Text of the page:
The bill, for which people with disabilities fought for over a decade, repeals a “waiver” process that allowed some polling places to remain inaccessible decades after passage of the Americans with Disabilities Act, and several years after enactment of the Help America Vote Act. The latter law specifically mandated polling place access and provided funding to get it done.

Waivers were originally supposed to be temporary, granted only to polling sites where it was expected to take an extraordinary amount of effort or time to renovate or move the site. Instead, it became a routine process at several local Boards of Elections to automatically reauthorize waivers for sites whose proprietors had made no effort to improve accessibility.

This problem of petty corruption assumed absurd proportions last year, when operators of three inaccessible polling sites in New York City told Mayor Bloomburg that it would cost $1 billion to make them accessible. Bloomburg, who has a poor record of addressing disability issues over his three terms as mayor, fell for this obvious lie and convinced Paterson to veto the bill in 2009.

Outraged advocates worked hard to get the law passed again this year. Then they bombarded the Governor, who has visual disabilities but relies on family members and assistants to do things for him instead of independently using access features and technology, with demands that he sign it.

STICsters ADAPT DC for Disability Access

by Sue Ruff

In September, five members of Binghamton ADAPT traveled to Washington, DC to join other ADAPT members from around the nation to demonstrate for the Community Choice Act. Below are the email messages sent back describing the events of the week:

9 pm, Sunday Night

In twelve hours we will be lining up for Monday’s action. As you all come to work and get your morning coffee, we’ ll be marching to some unknown destination somewhere in DC. Think of us.

Today we went to training about organizing actions in our home communities. It only takes 2 people to start one.

This afternoon, dressed in black shirts, we marched through the very hot streets of the capital, single file, to Freedom Plaza. It was a Memorial March, in memory of the people we have known who died waiting and trying to get out of institutions of one kind or another. With budgets being cut in every state, people spoke with great emotion about their fears that they would return to nursing homes they had escaped, because their own state was cutting homecare. Homecare is on the chopping block in way too many states.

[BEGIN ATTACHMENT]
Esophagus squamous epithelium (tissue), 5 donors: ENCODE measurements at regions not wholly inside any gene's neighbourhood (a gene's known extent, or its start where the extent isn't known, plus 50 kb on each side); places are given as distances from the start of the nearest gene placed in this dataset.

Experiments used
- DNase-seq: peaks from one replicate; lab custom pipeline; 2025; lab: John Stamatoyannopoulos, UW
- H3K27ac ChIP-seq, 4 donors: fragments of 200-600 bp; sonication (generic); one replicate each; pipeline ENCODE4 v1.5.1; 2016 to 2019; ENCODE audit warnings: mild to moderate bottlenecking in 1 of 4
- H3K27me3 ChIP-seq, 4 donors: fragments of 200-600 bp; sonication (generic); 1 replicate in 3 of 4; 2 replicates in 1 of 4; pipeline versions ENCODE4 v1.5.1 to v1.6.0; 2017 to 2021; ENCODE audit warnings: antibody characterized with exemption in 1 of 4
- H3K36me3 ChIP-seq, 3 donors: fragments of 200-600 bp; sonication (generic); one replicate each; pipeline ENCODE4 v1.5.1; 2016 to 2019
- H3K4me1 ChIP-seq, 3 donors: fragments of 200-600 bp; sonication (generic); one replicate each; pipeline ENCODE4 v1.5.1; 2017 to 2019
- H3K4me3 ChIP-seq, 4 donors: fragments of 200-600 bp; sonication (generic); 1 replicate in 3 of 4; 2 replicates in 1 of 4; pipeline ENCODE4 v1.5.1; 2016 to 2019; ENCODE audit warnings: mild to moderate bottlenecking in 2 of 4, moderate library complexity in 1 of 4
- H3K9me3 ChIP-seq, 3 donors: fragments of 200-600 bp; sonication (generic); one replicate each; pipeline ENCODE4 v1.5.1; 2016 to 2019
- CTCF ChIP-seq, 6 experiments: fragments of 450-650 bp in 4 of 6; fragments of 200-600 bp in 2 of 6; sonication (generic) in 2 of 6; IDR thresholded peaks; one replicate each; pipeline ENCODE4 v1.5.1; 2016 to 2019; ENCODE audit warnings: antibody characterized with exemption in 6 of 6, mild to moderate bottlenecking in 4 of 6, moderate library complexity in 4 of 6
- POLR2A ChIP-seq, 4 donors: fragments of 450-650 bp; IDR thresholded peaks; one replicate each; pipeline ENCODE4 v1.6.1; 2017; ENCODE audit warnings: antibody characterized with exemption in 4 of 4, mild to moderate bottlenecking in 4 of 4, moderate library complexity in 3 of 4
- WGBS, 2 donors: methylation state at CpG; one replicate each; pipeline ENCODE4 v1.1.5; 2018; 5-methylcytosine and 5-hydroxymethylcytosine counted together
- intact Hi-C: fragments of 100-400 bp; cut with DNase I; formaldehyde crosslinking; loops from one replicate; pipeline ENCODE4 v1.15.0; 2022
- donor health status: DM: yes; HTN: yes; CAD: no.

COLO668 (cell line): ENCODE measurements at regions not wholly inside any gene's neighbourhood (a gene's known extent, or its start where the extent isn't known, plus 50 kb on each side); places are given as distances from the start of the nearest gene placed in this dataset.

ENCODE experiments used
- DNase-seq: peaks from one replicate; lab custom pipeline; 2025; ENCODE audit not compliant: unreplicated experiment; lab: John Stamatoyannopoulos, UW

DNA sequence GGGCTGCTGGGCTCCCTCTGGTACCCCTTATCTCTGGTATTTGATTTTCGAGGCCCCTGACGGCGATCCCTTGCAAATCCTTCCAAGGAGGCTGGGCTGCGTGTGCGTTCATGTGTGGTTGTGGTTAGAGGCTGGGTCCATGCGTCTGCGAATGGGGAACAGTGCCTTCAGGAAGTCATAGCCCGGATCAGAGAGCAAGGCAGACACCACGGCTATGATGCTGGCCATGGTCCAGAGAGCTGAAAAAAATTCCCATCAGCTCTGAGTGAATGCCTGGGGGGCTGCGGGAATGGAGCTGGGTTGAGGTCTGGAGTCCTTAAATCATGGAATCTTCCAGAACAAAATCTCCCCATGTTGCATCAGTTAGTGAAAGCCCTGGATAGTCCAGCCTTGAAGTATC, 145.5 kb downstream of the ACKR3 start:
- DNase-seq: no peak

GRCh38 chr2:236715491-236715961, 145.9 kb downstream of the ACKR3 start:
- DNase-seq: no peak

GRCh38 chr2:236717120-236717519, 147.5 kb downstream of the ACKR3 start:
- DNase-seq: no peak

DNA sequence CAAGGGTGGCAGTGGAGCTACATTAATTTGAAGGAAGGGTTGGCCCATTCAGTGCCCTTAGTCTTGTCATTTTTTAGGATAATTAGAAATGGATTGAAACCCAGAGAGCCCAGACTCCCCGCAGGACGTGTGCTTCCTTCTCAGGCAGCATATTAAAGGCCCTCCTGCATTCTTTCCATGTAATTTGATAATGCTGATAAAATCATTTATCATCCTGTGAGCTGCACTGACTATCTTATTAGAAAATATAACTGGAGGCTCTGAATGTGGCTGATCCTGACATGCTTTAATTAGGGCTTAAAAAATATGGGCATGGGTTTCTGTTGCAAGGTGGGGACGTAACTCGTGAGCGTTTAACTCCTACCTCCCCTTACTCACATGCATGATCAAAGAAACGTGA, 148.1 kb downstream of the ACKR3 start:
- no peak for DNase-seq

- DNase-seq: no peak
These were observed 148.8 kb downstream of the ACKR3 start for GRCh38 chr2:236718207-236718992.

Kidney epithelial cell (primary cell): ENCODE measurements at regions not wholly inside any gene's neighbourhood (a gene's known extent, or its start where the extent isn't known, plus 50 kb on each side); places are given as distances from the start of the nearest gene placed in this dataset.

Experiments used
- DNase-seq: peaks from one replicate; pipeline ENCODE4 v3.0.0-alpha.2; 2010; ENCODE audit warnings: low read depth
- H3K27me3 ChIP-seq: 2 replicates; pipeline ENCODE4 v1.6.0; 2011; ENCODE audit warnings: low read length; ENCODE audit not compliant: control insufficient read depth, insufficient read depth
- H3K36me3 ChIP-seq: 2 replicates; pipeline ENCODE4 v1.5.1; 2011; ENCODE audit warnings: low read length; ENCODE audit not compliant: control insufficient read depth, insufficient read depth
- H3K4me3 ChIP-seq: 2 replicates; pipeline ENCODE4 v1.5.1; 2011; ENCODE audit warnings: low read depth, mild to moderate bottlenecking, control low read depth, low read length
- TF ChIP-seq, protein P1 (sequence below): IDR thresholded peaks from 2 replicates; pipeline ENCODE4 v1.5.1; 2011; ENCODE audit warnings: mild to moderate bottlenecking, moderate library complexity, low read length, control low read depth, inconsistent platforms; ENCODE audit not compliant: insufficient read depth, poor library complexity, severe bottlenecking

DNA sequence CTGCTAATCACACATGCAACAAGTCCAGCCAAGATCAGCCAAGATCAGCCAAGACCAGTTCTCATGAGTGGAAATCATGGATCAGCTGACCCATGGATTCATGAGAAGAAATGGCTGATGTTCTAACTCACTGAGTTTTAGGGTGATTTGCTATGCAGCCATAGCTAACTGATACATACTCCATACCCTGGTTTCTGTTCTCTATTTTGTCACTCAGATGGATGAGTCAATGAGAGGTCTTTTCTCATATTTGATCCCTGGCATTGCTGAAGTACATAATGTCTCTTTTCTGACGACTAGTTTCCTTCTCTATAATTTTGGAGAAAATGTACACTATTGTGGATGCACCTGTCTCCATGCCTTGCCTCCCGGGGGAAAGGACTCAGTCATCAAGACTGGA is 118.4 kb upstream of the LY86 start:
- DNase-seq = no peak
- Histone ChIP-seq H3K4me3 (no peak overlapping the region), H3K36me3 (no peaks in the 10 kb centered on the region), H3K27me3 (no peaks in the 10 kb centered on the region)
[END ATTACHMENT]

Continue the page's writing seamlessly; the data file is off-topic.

At the end of the rally and speeches, people dropped white pieces of paper into a coffin†papers with the names of people who have died while in institutions. We filled out way too many slips of paper.

There is an intense urgency in the air and in the speeches this fall; one can feel it. Our freedom is for sale.

Bob helped a man who needed someone to push his wheelchair today. Elsie the guide dog was a real trooper but she is whipped tonight. Darlene is using her outdoor voice and hasn’t lost it yet. Kendrick is prepared for whatever tomorrow brings. Susie is making friends with everyone here.

Should we tell you about our antics and fun? What happens in DC stays in DC.

What a day in DC! (Monday)

For the last few times ADAPT has been in DC, the cops have biked along beside and made a mad dash to our destinations so they could block our entrance into sites. Today, as the first group of ADAPTers proceeded up the street along the White House, the police stopped their progress as they neared the first fenced gate near the Department of the Treasury. A pre-plan resulted in the majority of people going backward and circling the previous intersection and taking it. Bruce Darling (ADAPT leader from Rochester) announced that if they wouldn’t let us demonstrate in front of the White House we would pick an area of the streets (an intersection) to take. And so we did. That surprised them somewhat.

People from ADAPT all signed a large poster board letter to the President (a letter that quoted from his statement at the ADA celebration this past July). We held signs and chanted and some camera people arrived. Bob had a hot job in the sun helping to hold a long piece of plastic that said “OUR HOMES, NOT NURSING HOMES.” We held the intersection below the Bank of America and Sun Trust. One person had a fabulous voice and led the group in singing. The people who come to this gathering are people with very significant disabilities and many say they are putting their lives on the line for others who can’t get out of nursing homes. Many have experienced institutions and their experiences drive their passion.

Later in the day as the group near the gate took the signed letter to the police and asked them to give it to the President, a group quietly and efficiently rushed one gate and hooked their handcuffs to the fence. The police were surprised and dumbfounded and we later learned that their handcuff keys don’t work on play handcuffs.

As the group by the first gate chanted and soaked up attention, a sudden “Go,Go,Go!!!” got the whole ADAPT crowd from the intersection rushing up the closed-off street. Another group took the second gate and yet another group kept running and dodging cops (Kendrick said it was like playing football again). A group of six got up to the third gate. Bruce was tackled on his way to that gate but talked very nicely to the officer. The cop let him go and Bruce sprinted to the gate to join the other five who had gotten there before him. Kendrick was one of that group. Frank (a blind man from Texas) held onto the back of a person’s chair and he and his dog made it to the last gate, too. Police concentrated on the group at the middle gate and after a long time, gave them three chances to leave before putting them under arrest. After clearing the middle gate, the police turned to the group of six. The police sergeant (when giving tickets), looked at Bruce and said “Darling? ” and Bruce said, “Yes, sweetheart.” Police fell into that one. But the sergeant himself praised ADAPT ’s superb organization and strategies.